Infrastructure is a strategic asset, and forward-thinking businesses plan infrastructure deployments based on future needs, and not on what they happen to require in the short term. Short-termism can limit the ability of a business to move quickly with a changing market and to innovate. Planning for the future means not just thinking about which infrastructure the company might need over the next five or ten years, but whether the infrastructure platform is flexible enough to accommodate evolving needs.
One of the big problems established businesses have is evolving as quickly as more agile startups with a second-mover advantage. Time-and-again we’ve seen seemingly unassailable leads whittled down to nothing because while startups are light on their feet, established businesses simply can’t change quickly enough to compete.
That’s partly because of organizational and managerial short-sightedness, but the infrastructure a company has available to it influences how nimble it can be. For smaller businesses, an in-house data center is unlikely to offer the flexibility and scalability a modern virtualized or bare metal cloud can.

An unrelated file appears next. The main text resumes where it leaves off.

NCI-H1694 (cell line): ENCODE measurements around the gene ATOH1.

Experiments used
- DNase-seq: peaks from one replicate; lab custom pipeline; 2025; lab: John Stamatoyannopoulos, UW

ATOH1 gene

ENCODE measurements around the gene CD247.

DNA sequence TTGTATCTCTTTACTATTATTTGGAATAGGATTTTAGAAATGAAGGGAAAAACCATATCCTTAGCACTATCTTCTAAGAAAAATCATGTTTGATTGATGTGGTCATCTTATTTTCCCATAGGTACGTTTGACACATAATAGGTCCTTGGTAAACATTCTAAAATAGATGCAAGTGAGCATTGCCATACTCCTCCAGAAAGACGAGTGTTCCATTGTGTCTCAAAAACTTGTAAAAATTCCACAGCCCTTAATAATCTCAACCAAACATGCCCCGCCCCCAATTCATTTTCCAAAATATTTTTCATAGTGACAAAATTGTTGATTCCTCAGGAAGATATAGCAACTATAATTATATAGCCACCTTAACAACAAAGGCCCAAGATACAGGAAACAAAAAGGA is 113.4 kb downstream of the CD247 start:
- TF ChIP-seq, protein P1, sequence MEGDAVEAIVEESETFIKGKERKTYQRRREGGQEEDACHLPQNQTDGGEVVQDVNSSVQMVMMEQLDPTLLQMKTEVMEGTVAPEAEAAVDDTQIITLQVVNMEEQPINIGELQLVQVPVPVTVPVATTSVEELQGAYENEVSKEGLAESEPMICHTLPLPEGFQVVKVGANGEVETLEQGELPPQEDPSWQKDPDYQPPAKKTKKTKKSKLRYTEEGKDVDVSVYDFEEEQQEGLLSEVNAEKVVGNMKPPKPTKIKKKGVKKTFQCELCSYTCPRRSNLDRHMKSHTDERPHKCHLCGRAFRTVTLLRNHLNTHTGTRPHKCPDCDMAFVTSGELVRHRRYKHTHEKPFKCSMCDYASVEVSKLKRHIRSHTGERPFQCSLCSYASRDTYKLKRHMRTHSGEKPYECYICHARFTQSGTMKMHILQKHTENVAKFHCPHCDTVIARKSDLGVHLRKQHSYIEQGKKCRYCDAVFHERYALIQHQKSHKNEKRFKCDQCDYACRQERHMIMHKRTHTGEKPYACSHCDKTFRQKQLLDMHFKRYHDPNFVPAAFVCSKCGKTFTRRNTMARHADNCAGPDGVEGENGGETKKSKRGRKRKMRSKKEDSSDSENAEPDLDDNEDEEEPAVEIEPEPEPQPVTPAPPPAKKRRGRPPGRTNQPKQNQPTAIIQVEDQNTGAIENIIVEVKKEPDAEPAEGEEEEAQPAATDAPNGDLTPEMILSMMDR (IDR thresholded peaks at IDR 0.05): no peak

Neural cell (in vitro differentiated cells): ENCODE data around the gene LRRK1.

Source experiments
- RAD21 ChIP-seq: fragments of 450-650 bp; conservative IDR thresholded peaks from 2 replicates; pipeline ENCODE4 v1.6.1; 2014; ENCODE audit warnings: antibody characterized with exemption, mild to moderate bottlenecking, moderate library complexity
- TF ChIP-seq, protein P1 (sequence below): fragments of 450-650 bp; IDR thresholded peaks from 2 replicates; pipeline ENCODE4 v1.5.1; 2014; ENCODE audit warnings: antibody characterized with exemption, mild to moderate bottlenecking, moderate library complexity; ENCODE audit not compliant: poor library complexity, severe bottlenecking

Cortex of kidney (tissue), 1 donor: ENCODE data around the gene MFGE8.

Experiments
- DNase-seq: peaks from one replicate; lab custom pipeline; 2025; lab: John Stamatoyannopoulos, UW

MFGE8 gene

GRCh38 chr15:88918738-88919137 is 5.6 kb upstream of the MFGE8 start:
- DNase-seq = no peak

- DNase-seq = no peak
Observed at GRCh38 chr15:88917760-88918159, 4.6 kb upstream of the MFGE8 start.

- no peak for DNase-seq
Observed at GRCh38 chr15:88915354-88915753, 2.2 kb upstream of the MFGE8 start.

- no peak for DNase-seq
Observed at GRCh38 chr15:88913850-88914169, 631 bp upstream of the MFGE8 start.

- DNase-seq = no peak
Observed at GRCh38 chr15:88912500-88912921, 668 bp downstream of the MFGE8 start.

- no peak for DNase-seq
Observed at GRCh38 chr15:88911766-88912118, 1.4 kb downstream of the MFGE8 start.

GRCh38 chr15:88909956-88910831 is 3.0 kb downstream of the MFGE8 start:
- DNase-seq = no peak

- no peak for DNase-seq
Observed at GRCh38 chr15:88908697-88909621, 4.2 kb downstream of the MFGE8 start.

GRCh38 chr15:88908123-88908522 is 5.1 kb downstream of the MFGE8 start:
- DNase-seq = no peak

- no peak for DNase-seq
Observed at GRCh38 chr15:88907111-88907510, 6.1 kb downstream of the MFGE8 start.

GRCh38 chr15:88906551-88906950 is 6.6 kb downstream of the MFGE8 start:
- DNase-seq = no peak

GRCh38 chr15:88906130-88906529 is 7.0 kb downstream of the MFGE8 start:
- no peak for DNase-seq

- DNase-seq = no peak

Consider the timeline and lifecycle of owned physical hardware in an in-house datacenter or colocated. Typically, lead times on the necessary capital expenditure are substantial. Infrastructure has to be chosen, sourced, installed, and managed. I’ve heard developers in established businesses complain about having to wait six months for a development server to try out a new feature — and that’s before code gets anywhere near production.
While a business’ in-house infrastructure may be adequate to support current needs, future needs are unpredictable. Companies who don’t want to trail the leading edge by months need a platform that’s inherently future-proof because it’s flexible enough to change without requiring a massive capital investment.
A cloud platform is part of the solution. We all know cloud servers can be deployed and scaled in minutes rather than months, but of more importance than the modality of the platform is its malleability — its ability to adapt to changing requirements.
Migration to a hosted infrastructure platform that provides a wide range of cloud and bare metal hosting options, and the expertise to advise companies about how best to use that infrastructure, is an investment in the future.
Flexible infrastructure isn’t a panacea: if an organization conceives of hosted managed infrastructure in the same way it thinks about in-house deployments, the same mistakes will be made. The most effective organizations have evolved to optimize business structures and processes to suit new technologies, but without the foundation of a truly flexible infrastructure platform, the future may not be as bright as you hope.